Why are you in this industry/occupation?

My field (Laser Guide Star Adaptive Optics) brings together two early passions of mine, lasers and astronomy. Whether I have been working as an engineer in an astronomical observatory or as a researcher in a university setting, I have had the opportunity to apply my physics knowledge as well as my engineering skills to provide astronomers with the tools they need to further our understanding of the universe. Ultimately, science and human knowledge is what motivates me.

What are the benefits?

Becoming a recognised expert in your field is a great place to be. You work alongside people who are passionate about and amazingly good at what they do. There are so many opportunities to learn along the way! Places to go, people to meet…Astronomy is a relatively small but very international field, and instrumentation is even smaller, so you get to know most of the people working in your field and meet them at conferences all over the world. Team work and collaborations are key to success.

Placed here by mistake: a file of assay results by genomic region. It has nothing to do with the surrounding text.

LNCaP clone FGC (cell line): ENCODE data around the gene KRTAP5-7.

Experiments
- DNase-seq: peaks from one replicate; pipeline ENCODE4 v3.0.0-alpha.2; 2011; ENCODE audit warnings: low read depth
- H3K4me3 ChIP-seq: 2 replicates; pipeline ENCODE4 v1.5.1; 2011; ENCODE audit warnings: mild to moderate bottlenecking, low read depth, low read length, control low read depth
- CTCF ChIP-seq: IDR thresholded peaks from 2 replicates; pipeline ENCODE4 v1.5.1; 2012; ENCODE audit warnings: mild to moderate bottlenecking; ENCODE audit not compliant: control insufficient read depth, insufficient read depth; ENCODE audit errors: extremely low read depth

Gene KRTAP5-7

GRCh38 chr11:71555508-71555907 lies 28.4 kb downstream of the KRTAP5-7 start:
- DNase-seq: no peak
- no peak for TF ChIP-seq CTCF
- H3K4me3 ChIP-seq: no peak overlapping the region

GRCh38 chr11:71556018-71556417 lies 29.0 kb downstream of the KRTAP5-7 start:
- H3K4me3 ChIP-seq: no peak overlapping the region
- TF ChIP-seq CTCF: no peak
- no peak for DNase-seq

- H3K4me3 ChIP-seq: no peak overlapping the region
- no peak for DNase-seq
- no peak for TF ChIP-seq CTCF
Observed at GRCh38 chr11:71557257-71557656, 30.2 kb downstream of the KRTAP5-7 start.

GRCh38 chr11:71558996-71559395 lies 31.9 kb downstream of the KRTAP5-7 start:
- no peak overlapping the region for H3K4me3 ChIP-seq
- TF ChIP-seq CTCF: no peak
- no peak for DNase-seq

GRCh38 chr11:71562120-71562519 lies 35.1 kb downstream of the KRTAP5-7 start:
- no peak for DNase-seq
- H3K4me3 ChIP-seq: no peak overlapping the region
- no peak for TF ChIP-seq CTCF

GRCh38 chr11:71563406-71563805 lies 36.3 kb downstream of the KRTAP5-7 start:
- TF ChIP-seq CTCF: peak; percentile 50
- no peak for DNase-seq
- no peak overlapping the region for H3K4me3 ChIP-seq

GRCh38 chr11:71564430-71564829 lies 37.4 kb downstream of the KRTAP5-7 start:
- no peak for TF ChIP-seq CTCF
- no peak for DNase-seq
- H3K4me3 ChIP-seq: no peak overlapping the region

What are the drawbacks?

It’s not always easy to reconcile long working hours on remote mountain tops in the middle of nowhere with family life. Being organised and planning ahead are important attributes of any engineer or research scientist doing field work. Also there aren’t usually that many females around in instrumentation teams, but in most cases I found that challenge rather empowering. There isn’t anything that you can’t do if you’ve set your mind to it!

Why do you encourage other women and girls to consider this industry/occupation?

Engineering and science are exciting! And so rewarding when you develop new technologies, enable new discoveries, or make those discoveries yourself. Life is too short not to have fun in your daily occupations. All the female engineers and scientists I know are awesome. Whether you work in astronomy, biology, chemistry…you could be one of them!

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